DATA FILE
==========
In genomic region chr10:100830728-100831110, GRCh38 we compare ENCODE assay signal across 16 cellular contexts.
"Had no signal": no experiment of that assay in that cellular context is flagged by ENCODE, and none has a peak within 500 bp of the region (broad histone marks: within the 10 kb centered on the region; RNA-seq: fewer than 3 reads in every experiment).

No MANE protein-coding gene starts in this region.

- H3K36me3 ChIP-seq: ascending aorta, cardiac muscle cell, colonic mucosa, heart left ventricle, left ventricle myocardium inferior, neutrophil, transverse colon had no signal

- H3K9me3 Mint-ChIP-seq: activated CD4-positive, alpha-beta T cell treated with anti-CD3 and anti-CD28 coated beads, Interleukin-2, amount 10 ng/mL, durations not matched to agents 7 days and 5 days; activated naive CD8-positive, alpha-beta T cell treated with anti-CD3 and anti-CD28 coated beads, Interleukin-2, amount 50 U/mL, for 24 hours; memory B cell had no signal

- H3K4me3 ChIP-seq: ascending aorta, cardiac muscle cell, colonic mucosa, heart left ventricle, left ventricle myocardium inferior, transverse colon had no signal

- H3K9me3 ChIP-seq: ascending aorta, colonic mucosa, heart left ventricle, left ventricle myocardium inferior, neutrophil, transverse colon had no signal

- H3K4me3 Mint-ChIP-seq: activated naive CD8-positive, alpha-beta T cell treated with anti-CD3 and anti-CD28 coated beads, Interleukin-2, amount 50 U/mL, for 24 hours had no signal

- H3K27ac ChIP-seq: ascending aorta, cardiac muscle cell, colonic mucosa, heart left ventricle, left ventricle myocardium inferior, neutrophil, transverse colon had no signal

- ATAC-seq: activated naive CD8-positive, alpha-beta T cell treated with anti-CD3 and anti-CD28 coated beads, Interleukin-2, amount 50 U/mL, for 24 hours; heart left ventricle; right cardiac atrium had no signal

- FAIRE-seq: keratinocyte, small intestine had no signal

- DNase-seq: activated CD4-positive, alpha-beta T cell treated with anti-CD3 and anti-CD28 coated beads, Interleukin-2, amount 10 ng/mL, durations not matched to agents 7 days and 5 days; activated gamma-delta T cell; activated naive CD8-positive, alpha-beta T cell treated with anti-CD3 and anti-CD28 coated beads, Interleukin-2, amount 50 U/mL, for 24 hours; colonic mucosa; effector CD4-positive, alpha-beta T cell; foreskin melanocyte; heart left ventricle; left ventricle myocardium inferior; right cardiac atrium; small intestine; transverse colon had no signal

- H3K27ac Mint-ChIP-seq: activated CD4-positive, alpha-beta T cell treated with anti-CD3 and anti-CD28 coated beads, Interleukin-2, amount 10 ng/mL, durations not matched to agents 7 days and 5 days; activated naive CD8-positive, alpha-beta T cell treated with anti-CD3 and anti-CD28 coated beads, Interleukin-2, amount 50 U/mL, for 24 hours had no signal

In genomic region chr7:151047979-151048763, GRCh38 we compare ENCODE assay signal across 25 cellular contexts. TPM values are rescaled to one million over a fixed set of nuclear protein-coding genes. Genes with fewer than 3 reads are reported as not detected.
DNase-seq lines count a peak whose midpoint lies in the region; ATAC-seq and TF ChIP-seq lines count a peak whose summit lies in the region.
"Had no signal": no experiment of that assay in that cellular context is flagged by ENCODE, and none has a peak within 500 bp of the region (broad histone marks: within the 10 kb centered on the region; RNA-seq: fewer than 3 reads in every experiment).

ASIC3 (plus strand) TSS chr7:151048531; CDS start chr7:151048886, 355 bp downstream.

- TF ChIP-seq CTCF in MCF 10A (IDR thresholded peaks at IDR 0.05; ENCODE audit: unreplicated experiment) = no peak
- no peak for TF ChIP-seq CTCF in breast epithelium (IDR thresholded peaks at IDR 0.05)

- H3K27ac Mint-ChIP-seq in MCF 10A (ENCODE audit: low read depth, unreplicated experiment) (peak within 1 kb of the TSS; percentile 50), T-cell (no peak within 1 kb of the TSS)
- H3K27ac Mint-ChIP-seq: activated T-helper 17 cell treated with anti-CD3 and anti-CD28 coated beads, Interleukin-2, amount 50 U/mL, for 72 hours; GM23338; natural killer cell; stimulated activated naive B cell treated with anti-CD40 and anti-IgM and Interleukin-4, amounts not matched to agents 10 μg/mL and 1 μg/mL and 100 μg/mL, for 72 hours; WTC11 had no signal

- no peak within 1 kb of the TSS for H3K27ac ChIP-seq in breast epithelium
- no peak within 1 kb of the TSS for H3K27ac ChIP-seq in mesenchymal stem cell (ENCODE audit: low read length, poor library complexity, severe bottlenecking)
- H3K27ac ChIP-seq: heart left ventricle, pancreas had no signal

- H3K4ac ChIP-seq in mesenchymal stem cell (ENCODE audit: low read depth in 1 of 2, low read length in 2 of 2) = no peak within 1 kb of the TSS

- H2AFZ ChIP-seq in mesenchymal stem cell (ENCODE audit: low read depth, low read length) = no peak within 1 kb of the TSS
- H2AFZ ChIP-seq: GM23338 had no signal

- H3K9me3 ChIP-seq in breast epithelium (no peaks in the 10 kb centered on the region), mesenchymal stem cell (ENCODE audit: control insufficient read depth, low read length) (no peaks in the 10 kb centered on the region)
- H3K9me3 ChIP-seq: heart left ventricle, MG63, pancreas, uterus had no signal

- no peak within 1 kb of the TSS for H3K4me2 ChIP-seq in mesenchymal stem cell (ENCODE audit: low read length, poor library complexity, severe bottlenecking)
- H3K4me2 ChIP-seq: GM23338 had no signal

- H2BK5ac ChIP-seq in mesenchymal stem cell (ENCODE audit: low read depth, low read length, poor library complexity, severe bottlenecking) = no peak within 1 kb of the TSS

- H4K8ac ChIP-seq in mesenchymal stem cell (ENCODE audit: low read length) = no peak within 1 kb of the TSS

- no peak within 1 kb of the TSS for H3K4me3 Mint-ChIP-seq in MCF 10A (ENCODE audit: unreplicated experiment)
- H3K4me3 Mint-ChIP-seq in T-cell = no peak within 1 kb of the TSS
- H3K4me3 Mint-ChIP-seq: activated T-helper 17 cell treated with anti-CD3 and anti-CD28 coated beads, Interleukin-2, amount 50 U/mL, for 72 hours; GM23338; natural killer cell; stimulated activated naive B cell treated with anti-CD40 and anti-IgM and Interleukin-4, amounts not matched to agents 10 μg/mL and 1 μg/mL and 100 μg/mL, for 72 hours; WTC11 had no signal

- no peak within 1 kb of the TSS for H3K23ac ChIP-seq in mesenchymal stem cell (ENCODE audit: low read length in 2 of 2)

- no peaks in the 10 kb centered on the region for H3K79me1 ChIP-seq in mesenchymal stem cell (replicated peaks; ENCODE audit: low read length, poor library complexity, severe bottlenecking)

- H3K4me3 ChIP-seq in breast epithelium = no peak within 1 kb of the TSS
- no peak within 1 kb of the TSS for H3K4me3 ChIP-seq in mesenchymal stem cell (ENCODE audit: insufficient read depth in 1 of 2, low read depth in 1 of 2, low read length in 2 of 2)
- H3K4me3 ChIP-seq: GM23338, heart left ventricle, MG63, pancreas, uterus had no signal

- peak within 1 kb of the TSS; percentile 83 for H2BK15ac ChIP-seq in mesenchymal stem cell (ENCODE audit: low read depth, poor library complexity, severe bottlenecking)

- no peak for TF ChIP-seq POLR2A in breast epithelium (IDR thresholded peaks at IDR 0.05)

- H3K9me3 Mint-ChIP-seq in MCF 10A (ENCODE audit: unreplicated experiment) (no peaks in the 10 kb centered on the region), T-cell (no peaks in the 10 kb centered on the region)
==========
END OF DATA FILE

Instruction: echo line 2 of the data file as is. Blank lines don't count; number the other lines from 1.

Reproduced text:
"Had no signal": no experiment of that assay in that cellular context is flagged by ENCODE, and none has a peak within 500 bp of the region (broad histone marks: within the 10 kb centered on the region; RNA-seq: fewer than 3 reads in every experiment).